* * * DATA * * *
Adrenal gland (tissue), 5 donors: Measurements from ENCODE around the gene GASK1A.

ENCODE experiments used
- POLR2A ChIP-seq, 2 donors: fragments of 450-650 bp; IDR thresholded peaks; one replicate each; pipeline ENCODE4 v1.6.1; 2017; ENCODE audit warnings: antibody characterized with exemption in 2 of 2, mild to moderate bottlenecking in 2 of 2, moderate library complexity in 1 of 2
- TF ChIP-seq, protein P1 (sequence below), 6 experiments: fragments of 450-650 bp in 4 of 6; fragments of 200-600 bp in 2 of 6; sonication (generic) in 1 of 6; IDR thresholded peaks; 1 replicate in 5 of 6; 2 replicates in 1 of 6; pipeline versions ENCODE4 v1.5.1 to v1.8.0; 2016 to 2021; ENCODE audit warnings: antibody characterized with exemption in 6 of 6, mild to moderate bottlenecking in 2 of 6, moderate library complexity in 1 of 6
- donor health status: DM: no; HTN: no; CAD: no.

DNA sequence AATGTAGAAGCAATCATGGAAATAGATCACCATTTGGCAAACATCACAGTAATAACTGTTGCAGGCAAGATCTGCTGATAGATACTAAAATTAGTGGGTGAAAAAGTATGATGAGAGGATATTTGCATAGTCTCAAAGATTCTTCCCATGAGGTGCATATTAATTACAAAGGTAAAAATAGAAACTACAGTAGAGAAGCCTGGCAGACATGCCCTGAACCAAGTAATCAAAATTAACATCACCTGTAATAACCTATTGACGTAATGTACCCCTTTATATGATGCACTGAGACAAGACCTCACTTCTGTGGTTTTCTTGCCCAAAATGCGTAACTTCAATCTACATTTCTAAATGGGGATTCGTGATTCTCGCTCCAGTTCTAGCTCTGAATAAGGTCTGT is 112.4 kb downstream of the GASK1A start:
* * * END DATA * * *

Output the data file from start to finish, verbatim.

Adrenal gland (tissue), 5 donors: Measurements from ENCODE around the gene GASK1A.

ENCODE experiments used
- POLR2A ChIP-seq, 2 donors: fragments of 450-650 bp; IDR thresholded peaks; one replicate each; pipeline ENCODE4 v1.6.1; 2017; ENCODE audit warnings: antibody characterized with exemption in 2 of 2, mild to moderate bottlenecking in 2 of 2, moderate library complexity in 1 of 2
- TF ChIP-seq, protein P1 (sequence below), 6 experiments: fragments of 450-650 bp in 4 of 6; fragments of 200-600 bp in 2 of 6; sonication (generic) in 1 of 6; IDR thresholded peaks; 1 replicate in 5 of 6; 2 replicates in 1 of 6; pipeline versions ENCODE4 v1.5.1 to v1.8.0; 2016 to 2021; ENCODE audit warnings: antibody characterized with exemption in 6 of 6, mild to moderate bottlenecking in 2 of 6, moderate library complexity in 1 of 6
- donor health status: DM: no; HTN: no; CAD: no.

DNA sequence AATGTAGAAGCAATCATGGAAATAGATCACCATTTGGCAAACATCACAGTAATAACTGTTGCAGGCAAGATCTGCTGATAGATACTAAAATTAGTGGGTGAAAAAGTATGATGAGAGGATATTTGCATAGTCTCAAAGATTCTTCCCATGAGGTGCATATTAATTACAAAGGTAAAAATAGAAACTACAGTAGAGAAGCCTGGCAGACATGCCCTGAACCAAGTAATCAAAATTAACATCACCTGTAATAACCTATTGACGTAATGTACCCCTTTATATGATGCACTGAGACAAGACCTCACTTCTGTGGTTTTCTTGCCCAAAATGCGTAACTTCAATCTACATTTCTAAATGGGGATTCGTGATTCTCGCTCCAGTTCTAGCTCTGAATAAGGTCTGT is 112.4 kb downstream of the GASK1A start: